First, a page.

Many modern applications demand a high level of security protection from various attacks against confidentiality and integrity of the information stored inside semiconductor chips.
Secure microcontrollers can always be attacked with invasive techniques, but this usually requires very expensive equipment, knowledgeable attackers and a long time to succeed. In contrast, non-invasive techniques could be implemented by hobbyists, but require insider information about device functionality. Semi-invasive optical probing and fault injection attacks, in which the chip is depackaged but the passivation layer remains intact, fill the gap between non-invasive and invasive types, being both inexpensive and easily repeatable. As a result, semi-invasive techniques are important to consider in the security evaluation of semiconductor chips, as they offer fast and effective attacks.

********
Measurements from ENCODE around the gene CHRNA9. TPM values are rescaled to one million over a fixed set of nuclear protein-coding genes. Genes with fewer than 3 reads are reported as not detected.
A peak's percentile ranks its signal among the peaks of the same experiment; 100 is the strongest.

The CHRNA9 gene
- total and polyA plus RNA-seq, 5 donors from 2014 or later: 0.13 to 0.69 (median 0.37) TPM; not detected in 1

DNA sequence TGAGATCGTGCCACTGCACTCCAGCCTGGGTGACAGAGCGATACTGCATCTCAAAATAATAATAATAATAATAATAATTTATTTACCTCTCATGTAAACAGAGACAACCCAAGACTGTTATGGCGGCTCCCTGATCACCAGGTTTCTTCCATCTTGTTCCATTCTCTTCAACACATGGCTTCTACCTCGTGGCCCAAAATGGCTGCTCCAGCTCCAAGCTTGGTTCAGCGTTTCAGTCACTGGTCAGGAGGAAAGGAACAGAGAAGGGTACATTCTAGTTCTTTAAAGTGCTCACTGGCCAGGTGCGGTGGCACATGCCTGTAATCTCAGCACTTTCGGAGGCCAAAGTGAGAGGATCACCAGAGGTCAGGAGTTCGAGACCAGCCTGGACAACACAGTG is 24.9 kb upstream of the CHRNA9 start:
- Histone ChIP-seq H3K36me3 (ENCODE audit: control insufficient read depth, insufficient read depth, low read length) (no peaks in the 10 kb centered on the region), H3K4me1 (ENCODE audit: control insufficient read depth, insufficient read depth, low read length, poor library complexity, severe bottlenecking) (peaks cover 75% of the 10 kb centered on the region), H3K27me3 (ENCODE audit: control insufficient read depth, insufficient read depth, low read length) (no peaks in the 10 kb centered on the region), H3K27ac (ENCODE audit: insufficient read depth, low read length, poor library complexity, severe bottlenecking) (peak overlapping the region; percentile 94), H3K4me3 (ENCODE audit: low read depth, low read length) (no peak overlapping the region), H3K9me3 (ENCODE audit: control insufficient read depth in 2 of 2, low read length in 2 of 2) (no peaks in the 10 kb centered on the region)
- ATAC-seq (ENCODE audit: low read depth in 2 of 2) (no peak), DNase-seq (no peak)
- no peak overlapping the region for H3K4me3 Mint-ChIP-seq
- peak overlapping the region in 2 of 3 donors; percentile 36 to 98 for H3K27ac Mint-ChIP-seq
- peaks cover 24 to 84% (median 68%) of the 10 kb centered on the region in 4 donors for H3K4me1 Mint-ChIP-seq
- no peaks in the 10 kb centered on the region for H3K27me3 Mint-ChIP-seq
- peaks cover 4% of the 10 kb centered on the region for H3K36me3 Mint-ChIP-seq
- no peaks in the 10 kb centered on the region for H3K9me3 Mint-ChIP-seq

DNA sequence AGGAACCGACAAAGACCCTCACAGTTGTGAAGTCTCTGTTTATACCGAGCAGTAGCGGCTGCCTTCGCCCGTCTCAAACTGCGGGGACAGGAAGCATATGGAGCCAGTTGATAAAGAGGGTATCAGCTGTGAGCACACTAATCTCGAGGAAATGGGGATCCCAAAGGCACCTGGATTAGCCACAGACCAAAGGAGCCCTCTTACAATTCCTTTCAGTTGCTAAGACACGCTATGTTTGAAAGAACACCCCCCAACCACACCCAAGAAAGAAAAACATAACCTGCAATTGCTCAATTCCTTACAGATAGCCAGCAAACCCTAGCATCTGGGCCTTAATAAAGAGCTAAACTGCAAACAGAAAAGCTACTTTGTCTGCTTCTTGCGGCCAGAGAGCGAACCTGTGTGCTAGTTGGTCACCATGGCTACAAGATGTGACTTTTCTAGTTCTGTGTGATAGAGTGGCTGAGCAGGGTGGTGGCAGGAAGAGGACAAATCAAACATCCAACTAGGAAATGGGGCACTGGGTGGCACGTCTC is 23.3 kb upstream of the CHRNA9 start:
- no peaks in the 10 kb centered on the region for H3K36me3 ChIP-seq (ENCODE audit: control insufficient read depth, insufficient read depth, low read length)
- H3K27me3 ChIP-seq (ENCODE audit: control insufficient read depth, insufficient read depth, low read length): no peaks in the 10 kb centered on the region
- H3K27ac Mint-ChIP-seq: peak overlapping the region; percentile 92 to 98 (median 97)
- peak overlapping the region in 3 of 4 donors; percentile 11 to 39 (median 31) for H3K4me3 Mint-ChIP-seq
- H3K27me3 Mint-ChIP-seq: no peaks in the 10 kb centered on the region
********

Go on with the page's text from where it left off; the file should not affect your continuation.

I will survey the area of semi-invasive attack technologies, focusing primarily on optical probing methods. Laser scanning techniques, already extensively used for failure analysis, also need consideration in hardware security analysis. For example, laser injected photocurrent can be used to determine the logic state of a CMOS transistor. I will present recent results from combining semi-invasive optical techniques with non-invasive power analysis for extracting information about chip functionality and SRAM memory contents.